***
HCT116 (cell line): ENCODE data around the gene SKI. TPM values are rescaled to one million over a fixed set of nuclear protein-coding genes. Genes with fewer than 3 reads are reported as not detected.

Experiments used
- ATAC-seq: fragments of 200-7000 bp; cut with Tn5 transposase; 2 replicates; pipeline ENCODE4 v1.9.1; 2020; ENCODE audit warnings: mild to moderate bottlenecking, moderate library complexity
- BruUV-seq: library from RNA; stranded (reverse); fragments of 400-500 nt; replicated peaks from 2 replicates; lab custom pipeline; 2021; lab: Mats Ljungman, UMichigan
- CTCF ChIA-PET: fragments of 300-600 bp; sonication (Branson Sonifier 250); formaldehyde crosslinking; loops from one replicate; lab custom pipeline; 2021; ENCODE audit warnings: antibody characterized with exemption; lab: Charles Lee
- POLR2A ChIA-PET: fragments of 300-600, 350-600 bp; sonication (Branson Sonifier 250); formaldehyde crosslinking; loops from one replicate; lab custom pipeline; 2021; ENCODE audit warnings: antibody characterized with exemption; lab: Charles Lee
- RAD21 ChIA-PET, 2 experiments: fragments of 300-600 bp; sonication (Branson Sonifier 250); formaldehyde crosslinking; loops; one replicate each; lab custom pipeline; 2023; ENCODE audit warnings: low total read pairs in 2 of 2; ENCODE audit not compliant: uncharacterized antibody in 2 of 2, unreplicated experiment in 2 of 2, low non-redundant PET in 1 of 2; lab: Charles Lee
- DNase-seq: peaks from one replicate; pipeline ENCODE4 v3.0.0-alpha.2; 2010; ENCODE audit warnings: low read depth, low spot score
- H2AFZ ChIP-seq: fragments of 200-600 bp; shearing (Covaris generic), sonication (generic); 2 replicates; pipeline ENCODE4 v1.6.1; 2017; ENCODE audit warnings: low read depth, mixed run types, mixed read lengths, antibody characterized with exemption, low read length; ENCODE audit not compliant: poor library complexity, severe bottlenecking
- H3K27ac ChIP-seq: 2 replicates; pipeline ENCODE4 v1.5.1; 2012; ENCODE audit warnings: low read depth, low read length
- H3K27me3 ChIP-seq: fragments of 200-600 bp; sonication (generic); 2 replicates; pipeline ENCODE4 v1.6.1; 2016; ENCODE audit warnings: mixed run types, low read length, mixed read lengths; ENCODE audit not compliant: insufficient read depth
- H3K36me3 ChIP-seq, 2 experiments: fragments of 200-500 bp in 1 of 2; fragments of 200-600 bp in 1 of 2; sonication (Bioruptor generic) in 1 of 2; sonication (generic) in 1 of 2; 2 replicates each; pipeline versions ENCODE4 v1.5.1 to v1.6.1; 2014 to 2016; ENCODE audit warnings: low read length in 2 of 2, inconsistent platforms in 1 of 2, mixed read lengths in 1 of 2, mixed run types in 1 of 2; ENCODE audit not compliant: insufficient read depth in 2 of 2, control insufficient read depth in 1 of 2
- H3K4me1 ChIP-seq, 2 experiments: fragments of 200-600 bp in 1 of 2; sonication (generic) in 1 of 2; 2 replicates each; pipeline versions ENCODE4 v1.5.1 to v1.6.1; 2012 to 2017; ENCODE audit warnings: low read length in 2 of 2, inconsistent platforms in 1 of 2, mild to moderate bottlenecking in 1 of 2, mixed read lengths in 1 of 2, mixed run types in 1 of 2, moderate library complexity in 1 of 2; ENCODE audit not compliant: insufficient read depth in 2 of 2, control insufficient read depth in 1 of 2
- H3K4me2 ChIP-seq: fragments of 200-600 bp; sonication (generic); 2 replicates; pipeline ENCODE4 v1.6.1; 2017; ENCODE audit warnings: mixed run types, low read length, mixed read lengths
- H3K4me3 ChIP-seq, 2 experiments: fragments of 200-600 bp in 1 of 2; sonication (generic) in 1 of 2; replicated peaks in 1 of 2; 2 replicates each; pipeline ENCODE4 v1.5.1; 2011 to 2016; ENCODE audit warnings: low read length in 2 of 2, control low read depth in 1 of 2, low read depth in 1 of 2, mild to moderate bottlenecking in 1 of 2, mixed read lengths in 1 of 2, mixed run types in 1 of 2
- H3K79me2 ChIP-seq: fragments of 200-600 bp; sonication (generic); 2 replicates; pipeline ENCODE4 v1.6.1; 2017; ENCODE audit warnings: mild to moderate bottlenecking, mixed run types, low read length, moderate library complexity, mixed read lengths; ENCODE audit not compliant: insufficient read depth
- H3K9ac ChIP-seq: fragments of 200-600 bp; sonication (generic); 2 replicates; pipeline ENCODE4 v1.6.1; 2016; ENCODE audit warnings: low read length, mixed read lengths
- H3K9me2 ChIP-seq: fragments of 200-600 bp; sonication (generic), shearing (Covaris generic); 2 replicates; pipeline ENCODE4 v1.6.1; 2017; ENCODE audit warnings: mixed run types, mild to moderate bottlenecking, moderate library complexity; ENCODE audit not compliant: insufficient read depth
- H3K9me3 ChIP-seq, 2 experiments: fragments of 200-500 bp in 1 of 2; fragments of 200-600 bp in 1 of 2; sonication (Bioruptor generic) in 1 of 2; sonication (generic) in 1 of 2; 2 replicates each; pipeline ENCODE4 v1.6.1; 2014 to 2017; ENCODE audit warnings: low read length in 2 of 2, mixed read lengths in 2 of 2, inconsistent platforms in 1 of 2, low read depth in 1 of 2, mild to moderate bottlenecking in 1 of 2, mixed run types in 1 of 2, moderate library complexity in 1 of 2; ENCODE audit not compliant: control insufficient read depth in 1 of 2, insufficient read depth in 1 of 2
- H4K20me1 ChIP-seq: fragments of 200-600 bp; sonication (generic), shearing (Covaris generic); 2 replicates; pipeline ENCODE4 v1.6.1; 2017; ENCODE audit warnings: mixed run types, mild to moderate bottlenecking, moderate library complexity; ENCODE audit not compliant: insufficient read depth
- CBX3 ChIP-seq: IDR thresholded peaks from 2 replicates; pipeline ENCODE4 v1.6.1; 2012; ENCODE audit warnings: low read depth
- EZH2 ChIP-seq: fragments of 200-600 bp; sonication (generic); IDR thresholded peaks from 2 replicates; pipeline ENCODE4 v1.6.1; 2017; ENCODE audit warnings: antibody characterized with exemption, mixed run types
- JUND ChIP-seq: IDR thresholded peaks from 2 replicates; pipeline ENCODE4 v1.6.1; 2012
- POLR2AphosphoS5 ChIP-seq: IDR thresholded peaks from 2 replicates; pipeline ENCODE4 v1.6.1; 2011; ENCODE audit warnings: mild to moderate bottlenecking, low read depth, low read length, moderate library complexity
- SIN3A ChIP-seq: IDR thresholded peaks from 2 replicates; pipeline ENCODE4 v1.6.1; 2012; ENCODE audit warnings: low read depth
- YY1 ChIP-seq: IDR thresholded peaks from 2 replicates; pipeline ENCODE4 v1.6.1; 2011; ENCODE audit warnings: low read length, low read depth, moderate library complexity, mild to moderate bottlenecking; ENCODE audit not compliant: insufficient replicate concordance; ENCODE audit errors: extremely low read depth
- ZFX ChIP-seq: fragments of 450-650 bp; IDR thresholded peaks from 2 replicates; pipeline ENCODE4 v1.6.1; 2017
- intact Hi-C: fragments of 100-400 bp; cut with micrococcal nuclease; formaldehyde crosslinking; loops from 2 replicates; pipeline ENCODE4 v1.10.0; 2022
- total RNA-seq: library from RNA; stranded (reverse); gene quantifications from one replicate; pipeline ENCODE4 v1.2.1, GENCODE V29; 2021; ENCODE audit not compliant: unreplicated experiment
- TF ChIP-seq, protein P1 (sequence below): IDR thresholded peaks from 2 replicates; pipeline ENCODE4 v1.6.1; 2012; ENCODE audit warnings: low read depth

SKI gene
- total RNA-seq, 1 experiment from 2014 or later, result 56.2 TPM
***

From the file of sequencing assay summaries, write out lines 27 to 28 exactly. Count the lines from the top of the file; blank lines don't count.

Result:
- ZFX ChIP-seq: fragments of 450-650 bp; IDR thresholded peaks from 2 replicates; pipeline ENCODE4 v1.6.1; 2017
- intact Hi-C: fragments of 100-400 bp; cut with micrococcal nuclease; formaldehyde crosslinking; loops from 2 replicates; pipeline ENCODE4 v1.10.0; 2022